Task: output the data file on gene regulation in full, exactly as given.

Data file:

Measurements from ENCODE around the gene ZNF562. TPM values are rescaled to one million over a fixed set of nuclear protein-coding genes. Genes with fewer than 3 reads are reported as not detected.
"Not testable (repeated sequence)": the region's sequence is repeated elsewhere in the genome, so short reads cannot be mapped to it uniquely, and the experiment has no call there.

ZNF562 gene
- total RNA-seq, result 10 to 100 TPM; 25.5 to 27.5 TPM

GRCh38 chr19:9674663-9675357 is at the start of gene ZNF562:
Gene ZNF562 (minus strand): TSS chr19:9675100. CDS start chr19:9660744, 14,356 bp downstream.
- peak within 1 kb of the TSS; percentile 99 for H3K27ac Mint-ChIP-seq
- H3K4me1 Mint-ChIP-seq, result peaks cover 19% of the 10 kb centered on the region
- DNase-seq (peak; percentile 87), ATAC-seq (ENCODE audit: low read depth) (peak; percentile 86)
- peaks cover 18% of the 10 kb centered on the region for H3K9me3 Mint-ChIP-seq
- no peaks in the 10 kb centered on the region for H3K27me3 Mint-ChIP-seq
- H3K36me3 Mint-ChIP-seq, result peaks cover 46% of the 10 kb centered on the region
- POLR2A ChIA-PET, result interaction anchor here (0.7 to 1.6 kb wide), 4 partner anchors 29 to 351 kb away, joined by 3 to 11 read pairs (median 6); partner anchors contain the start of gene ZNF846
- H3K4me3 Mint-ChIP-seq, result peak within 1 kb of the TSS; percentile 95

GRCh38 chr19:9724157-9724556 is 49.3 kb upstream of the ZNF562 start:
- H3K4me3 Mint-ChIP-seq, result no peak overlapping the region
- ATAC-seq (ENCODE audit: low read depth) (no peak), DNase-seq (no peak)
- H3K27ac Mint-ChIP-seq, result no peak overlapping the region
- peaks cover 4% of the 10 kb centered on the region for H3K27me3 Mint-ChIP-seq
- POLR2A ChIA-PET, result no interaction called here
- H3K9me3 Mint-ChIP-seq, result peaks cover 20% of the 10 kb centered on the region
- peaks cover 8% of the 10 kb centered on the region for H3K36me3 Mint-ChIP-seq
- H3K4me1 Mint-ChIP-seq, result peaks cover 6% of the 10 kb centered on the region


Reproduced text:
Measurements from ENCODE around the gene ZNF562. TPM values are rescaled to one million over a fixed set of nuclear protein-coding genes. Genes with fewer than 3 reads are reported as not detected.
"Not testable (repeated sequence)": the region's sequence is repeated elsewhere in the genome, so short reads cannot be mapped to it uniquely, and the experiment has no call there.

ZNF562 gene
- total RNA-seq, result 10 to 100 TPM; 25.5 to 27.5 TPM

GRCh38 chr19:9674663-9675357 is at the start of gene ZNF562:
Gene ZNF562 (minus strand): TSS chr19:9675100. CDS start chr19:9660744, 14,356 bp downstream.
- peak within 1 kb of the TSS; percentile 99 for H3K27ac Mint-ChIP-seq
- H3K4me1 Mint-ChIP-seq, result peaks cover 19% of the 10 kb centered on the region
- DNase-seq (peak; percentile 87), ATAC-seq (ENCODE audit: low read depth) (peak; percentile 86)
- peaks cover 18% of the 10 kb centered on the region for H3K9me3 Mint-ChIP-seq
- no peaks in the 10 kb centered on the region for H3K27me3 Mint-ChIP-seq
- H3K36me3 Mint-ChIP-seq, result peaks cover 46% of the 10 kb centered on the region
- POLR2A ChIA-PET, result interaction anchor here (0.7 to 1.6 kb wide), 4 partner anchors 29 to 351 kb away, joined by 3 to 11 read pairs (median 6); partner anchors contain the start of gene ZNF846
- H3K4me3 Mint-ChIP-seq, result peak within 1 kb of the TSS; percentile 95

GRCh38 chr19:9724157-9724556 is 49.3 kb upstream of the ZNF562 start:
- H3K4me3 Mint-ChIP-seq, result no peak overlapping the region
- ATAC-seq (ENCODE audit: low read depth) (no peak), DNase-seq (no peak)
- H3K27ac Mint-ChIP-seq, result no peak overlapping the region
- peaks cover 4% of the 10 kb centered on the region for H3K27me3 Mint-ChIP-seq
- POLR2A ChIA-PET, result no interaction called here
- H3K9me3 Mint-ChIP-seq, result peaks cover 20% of the 10 kb centered on the region
- peaks cover 8% of the 10 kb centered on the region for H3K36me3 Mint-ChIP-seq
- H3K4me1 Mint-ChIP-seq, result peaks cover 6% of the 10 kb centered on the region